Old Quincy Test Project
We want to ensure that the Houses remain the powerful, generative places they have always been for Harvard students, and we’re excited to get a chance to test a part of our vision in Old Quincy.
Michael D. Smith
Dean of the Faculty of Arts and Sciences
Conceived by President A. Lawrence Lowell in the 1920s, Harvard’s House system set the standard for residential liberal arts education in the United States—and has since become the cornerstone of undergraduate life at Harvard. Harvard’s 12 residential Houses are much more than places to eat and sleep. They are also home to a strong network of mentors and friends—in the form of faculty House Masters, resident deans, and graduate student tutors and proctors—who provide around-the-clock support for the academic, social, and extracurricular pursuits of undergraduates.
More than 80 percent of the buildings making up the House system were built 80 to 100 years ago. House Renewal is an ambitious project that aims to optimize House spaces to support the College’s extraordinary living and learning model, as well as to meet the needs of today’s students. It is an opportunity to envision the House experience for the next 100 years, while maintaining the best of our historic character and culture.
The design maintains much of the historic fabric of the building, while reconfiguring the space in important ways. First, it introduces a hybrid circulation that combines the traditional Harvard “vertical” entryways with horizontal hallways to connect students and encourage community on the floor level. The new circulation also allows for well-defined tutor communities. A combination of room clusters and suites introduces more single bedrooms and provides enhanced privacy. The introduction of two elevators makes the building 100% “visitable” by wheelchair and all bathrooms are accessible. The renewed Old Quincy includes a variety of technology-enabled spaces, ranging from quiet individual study spaces to a “smart classroom” to larger House- and student-programmed spaces. Complementing these learning spaces is a large multi-purpose room and terrace for recreation and social events. Music practice spaces for both individuals and ensembles are also provided.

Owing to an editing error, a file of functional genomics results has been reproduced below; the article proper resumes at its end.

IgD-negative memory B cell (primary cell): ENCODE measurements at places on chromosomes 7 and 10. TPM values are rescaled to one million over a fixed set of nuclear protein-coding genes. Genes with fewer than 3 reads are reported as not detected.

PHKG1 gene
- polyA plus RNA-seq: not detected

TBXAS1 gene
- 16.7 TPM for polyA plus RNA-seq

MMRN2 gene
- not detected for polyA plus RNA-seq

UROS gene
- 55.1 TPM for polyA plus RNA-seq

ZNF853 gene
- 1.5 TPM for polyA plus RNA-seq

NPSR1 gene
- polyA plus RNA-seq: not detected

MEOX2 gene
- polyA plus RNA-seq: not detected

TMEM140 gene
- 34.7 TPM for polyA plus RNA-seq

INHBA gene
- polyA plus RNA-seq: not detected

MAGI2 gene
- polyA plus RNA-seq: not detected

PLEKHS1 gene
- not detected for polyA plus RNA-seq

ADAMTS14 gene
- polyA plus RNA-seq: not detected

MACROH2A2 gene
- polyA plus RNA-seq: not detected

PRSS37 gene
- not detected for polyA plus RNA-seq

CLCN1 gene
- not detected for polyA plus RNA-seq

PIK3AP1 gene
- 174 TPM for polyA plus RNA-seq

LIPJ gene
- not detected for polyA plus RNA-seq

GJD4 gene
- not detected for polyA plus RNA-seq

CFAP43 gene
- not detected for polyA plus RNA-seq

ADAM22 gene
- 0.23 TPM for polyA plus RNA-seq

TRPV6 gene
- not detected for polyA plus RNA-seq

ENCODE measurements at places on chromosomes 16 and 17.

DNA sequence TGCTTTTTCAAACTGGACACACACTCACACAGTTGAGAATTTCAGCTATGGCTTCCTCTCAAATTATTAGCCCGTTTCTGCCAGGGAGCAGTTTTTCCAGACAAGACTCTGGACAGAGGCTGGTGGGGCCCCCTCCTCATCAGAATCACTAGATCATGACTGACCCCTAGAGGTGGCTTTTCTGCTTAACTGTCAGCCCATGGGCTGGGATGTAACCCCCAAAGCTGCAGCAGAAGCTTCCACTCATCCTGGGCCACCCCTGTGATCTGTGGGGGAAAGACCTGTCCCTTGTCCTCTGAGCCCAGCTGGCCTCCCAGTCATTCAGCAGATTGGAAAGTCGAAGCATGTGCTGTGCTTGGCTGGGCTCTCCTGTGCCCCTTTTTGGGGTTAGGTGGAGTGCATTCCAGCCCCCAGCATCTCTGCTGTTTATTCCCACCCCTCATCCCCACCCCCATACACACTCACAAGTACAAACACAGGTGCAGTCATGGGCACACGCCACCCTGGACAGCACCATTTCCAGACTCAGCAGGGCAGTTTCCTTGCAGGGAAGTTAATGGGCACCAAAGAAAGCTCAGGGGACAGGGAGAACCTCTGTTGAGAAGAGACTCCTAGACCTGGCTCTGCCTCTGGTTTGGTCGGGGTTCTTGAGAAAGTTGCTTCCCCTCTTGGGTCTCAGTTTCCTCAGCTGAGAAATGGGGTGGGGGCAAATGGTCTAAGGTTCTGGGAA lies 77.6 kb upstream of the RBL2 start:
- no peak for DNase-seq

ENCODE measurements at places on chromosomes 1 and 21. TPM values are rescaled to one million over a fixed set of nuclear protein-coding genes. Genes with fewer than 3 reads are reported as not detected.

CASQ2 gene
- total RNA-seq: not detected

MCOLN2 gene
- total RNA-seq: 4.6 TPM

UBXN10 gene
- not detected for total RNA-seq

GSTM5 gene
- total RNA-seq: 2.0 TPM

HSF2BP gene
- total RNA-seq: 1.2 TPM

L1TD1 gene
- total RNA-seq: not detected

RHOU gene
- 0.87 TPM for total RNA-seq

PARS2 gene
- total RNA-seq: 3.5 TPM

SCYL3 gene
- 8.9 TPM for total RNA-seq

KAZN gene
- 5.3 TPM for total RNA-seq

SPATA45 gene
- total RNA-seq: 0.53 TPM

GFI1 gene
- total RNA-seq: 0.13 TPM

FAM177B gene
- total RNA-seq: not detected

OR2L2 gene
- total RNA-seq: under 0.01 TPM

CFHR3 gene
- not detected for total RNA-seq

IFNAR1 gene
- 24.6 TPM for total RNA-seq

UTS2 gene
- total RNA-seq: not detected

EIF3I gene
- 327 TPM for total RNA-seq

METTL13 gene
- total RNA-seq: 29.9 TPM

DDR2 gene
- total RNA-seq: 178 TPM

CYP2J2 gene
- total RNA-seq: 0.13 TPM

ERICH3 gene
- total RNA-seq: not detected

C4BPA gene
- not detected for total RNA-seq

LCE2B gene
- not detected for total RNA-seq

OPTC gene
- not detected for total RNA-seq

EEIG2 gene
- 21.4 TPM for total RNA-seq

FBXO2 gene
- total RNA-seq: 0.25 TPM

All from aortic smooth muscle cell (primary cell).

Schematic designs were finalized in the spring of 2011 with input from a feedback group consisting of students, faculty and House staff drawn from across Harvard’s Houses and freshmen dorms. In the fall of 2011, plans will be submitted for approval to move from the design phase of the project to construction and Harvard then expects to begin renovation work on Old Quincy shortly after commencement in 2012.
Quincy House consists of two buildings, Old and New Quincy. Old Quincy, about half the size of most of Harvard’s neo-Georgian Houses and without its own dining hall or master’s residence, provides a valuable opportunity to test design concepts, while limiting disruption of the House community. The plan assumes that Old Quincy House will close for 15 months — or one academic year plus the summers before and after — beginning in June 2012. Affected students will reside in nearby “swing” space, made up of properties owned by Harvard University Housing. The approximately 180 students will remain part of the Quincy House community throughout the project, and will continue eating in the dining hall in New Quincy.
Once completed, the Old Quincy Test Project will provide a glimpse of the future of Harvard’s House system, offering a locus for the greater Harvard community’s conversation about the place of the House system in the 21st century liberal arts education.